Small Businesses seek more Business-to-Business and Government Sales


On-lines sales during the holiday season are 15% higher than they were this time last year. Nevertheless, the majority of small, minority and women business owners say increasing business-to-business sales is their number one priority; rather than increasing on-line sales. CEOs of small businesses say growing B2B sales is also more important than is increasing sales to the government sector or spending more on marketing and advertising. These results are based on the 4th Quarter Gazelle Index, a new national survey of small, minority and women business owners. The survey found that 60.3% of minority CEOs and 53.8% of non-minority CEOs indicated that increasing B2B sales is their most important objective.

The percentages of CEOs who stated that increasing B2B sales is “very important” differed somewhat by race, ethnic and gender group. However, it was the most important objective for each group. For example, while 64.2% of black CEOs indicated it was very important, the same sentiment was expressed by 54.2% of whites, 57.3% of Hispanics/Latinos, and 54.7% women.  In contrast, not more than 26.7% of the business owners within any group stated that increasing on-lines sales was very important. When asked about the importance of government sales, there were distinct differences among the groups. Specifically, 64.2% of black CEOs and 57.3% of Hispanics/Latino CEOs stated that increasing government sales is very important; while only 20.8% of businesses owned by whites and 37.4% of those owned by women expressed the same sentiment. The Gazelle Index is a random survey of 631 CEOs of businesses with 10 to 100 employees. The survey was conducted during the month of November, and it has a 5% margin of error.

The desire among small business owners to increase B2B sales is attributable in part to how global competition has forced corporations to transform their supply-chain practices. Specifically, rather than using hundreds or sometimes even thousands of small suppliers, corporations now use fewer suppliers, and each must have bigger scale and capacity. The new approach to supply-chain management requires corporate suppliers to be capable of providing a greater variety of products, responding more quickly to changes in market demand, and operating efficiently within a just-in-time environment. Perhaps the automobile industry best illustrates this latest supply chain transformation. Within that industry, thousands of suppliers and auto dealerships have been eliminated in a move to consolidate operations, reduce costs and improve global competitiveness.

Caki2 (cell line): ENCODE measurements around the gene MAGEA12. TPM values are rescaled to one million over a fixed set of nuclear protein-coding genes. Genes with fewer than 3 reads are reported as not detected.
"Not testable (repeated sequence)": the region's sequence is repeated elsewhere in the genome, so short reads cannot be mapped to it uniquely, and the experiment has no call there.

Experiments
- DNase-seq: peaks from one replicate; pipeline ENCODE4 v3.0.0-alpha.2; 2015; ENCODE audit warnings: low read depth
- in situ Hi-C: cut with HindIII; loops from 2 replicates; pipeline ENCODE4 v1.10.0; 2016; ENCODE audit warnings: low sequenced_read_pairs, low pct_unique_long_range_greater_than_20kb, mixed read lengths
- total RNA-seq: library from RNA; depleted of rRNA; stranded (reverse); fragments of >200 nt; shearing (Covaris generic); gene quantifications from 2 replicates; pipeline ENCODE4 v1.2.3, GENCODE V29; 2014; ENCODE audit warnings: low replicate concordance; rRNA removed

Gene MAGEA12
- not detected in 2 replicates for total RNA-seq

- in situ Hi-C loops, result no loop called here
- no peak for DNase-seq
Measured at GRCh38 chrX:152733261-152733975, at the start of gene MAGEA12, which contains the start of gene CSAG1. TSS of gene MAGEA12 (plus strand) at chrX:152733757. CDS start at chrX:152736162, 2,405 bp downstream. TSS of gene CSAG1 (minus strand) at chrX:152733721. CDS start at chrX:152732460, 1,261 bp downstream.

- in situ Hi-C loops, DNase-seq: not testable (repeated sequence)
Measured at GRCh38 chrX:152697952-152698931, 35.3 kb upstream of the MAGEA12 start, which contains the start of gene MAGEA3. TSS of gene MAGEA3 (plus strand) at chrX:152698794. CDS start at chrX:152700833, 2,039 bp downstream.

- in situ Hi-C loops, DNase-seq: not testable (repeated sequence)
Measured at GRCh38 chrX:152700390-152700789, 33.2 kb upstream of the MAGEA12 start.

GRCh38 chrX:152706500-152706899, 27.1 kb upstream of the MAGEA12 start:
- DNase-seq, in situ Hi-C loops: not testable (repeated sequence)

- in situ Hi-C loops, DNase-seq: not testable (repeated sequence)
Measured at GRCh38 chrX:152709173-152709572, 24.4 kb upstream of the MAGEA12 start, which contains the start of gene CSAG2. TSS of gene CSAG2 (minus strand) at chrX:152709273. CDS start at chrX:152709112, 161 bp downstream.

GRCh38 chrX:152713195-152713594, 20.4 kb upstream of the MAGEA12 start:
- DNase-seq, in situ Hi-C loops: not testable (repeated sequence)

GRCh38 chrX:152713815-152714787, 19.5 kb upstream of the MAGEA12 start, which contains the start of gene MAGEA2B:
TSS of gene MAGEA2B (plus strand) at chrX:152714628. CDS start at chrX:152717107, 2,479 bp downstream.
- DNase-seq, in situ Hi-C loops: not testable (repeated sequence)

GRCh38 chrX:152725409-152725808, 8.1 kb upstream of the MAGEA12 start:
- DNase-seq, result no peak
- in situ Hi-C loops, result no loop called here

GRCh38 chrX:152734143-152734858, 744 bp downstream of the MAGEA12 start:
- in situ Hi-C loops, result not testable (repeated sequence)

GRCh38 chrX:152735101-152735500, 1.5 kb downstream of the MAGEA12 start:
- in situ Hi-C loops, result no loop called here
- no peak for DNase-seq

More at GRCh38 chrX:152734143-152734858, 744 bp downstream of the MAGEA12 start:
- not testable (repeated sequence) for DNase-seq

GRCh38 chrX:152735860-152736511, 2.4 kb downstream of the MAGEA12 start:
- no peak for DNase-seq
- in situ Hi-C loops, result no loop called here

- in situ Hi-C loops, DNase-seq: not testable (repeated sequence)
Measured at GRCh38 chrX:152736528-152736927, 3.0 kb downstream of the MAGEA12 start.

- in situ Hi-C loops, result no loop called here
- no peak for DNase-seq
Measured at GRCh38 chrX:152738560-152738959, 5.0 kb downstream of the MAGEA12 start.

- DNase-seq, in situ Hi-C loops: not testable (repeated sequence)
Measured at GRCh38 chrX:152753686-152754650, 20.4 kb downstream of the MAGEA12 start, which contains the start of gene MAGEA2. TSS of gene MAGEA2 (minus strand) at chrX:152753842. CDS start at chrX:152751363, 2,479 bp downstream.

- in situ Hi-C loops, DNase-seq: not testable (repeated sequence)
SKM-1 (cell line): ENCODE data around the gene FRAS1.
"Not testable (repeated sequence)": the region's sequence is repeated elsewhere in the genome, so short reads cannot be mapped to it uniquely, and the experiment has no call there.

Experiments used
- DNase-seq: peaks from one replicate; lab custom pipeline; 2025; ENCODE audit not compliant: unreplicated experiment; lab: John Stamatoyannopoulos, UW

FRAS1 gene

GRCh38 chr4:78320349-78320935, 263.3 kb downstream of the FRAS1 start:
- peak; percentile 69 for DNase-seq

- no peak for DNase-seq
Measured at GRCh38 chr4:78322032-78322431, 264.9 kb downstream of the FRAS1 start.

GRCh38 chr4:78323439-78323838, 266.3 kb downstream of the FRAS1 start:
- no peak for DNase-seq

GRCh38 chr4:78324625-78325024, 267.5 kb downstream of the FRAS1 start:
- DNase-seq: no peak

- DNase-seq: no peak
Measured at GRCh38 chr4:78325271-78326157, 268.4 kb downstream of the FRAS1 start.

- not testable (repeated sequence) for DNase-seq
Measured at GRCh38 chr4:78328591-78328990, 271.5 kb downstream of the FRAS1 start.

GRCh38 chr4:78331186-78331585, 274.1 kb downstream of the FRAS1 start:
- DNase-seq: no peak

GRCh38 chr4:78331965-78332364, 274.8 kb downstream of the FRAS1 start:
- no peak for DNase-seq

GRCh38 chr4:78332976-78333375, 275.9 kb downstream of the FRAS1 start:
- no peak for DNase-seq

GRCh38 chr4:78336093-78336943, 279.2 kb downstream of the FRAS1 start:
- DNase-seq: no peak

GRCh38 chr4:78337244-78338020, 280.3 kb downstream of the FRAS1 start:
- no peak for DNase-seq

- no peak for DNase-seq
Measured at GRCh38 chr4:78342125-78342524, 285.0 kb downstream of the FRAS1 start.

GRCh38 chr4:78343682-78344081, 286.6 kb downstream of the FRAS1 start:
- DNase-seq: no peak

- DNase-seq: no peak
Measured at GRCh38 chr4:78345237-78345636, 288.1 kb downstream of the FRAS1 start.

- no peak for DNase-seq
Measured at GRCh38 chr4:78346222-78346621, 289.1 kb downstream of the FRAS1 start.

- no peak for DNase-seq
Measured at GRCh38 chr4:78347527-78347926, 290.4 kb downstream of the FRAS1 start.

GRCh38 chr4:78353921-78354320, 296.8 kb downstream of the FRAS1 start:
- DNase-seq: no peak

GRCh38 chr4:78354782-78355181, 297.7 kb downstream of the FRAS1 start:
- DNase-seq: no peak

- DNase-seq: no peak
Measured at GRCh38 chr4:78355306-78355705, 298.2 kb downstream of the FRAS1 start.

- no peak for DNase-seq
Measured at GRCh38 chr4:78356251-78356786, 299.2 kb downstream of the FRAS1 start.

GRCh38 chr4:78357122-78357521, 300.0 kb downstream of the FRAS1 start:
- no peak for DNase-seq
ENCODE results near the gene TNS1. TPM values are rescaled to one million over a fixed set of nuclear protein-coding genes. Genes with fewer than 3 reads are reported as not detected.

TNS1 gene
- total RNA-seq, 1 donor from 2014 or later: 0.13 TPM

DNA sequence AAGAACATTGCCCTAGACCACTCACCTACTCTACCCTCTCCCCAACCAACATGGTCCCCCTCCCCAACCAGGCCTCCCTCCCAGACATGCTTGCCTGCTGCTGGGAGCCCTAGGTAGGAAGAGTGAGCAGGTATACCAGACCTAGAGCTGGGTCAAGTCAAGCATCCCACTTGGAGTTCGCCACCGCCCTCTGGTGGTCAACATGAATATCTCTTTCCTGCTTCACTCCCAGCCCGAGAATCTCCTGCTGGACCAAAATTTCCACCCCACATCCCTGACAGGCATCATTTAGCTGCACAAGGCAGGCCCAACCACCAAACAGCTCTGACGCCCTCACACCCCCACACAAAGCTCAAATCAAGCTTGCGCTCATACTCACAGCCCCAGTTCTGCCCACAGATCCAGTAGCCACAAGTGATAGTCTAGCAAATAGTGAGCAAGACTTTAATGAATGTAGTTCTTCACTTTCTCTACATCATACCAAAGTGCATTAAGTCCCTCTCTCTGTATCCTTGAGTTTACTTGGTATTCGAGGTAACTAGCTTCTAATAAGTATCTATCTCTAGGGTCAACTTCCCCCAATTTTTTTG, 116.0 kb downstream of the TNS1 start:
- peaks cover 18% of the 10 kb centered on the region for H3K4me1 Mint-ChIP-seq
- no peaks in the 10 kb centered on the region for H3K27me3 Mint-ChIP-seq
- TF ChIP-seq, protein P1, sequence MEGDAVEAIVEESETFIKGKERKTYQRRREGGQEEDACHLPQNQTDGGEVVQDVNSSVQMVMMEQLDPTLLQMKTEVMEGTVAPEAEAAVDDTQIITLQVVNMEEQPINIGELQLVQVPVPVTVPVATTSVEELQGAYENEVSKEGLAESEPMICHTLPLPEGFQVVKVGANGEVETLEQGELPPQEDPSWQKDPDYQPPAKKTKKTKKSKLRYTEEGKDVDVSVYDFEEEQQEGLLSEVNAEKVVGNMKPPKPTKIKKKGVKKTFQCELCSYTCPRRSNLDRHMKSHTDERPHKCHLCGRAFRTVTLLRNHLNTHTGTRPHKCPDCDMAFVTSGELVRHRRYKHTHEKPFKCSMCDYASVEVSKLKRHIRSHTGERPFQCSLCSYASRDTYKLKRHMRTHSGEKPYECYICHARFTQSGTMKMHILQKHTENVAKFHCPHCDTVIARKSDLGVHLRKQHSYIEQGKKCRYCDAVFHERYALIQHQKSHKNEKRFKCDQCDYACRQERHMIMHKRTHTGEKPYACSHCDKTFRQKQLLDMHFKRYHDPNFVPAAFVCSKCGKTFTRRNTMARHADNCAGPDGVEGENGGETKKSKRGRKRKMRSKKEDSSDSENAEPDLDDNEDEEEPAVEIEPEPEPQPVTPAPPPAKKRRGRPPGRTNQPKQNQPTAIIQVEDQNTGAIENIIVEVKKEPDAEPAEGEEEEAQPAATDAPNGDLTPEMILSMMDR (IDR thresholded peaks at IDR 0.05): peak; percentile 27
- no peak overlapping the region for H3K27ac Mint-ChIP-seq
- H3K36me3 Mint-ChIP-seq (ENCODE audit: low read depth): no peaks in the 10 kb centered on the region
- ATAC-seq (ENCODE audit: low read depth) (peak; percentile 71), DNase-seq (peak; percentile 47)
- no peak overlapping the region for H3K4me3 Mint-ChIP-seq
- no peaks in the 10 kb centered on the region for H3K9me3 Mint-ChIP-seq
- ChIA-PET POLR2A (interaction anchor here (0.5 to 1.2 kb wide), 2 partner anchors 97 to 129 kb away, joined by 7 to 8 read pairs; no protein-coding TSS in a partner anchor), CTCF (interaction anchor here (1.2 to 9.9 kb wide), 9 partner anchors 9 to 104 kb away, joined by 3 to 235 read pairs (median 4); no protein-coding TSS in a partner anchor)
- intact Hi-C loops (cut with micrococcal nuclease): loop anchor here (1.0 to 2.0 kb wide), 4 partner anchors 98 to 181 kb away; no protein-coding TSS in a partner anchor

Historically, public sector contracting has been very important to black and Hispanic/Latino business owners. Starting in the late 1970s and early 80s, they were attracted increasingly to government contracting as a way to get around discriminatory barriers they sometimes encountered in the private market. Since that time, they have remained much more heavily dependent upon public sector revenue than have nonminority small business owners. However, just as global competition transformed supply-chain management practices in the corporate sector, the “Great Recession” has radically altered government purchasing practices. Faced with an increasing threat of default, state and local government agencies have implemented austerity programs and made drastic cuts in their procurement budgets. Like corporations, they have also resulted to cost-saving measures such as bundling contracts and soliciting design-build awards– both of which require small businesses to be much larger than before.

The current drive among small businesses to increase B2B and government sales is a reflection of new market forces. To respond prosperously small business owners must think and act more strategically in the future than they have in the past. One thing is certain; the new challenges cannot be met successfully without focusing on ways to achieve greater small business scale and capacity.

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